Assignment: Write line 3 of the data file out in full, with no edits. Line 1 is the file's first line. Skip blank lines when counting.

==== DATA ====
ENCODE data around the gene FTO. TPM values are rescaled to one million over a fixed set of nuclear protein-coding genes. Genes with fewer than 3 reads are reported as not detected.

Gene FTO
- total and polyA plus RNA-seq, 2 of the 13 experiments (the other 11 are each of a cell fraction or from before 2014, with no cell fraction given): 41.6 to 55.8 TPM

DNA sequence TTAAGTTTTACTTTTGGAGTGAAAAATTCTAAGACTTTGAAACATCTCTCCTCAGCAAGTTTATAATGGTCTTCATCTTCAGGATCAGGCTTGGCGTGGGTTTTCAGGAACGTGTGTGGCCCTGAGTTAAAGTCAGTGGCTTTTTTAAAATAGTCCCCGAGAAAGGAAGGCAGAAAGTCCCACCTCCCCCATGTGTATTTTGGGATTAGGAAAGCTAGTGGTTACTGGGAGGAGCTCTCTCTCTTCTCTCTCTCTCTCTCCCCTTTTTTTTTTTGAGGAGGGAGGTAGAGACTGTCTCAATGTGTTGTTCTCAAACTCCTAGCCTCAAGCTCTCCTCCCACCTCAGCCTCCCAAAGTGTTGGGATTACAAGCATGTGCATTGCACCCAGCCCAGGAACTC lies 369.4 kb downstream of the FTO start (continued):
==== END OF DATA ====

- total and polyA plus RNA-seq, 2 of the 13 experiments (the other 11 are each of a cell fraction or from before 2014, with no cell fraction given): 41.6 to 55.8 TPM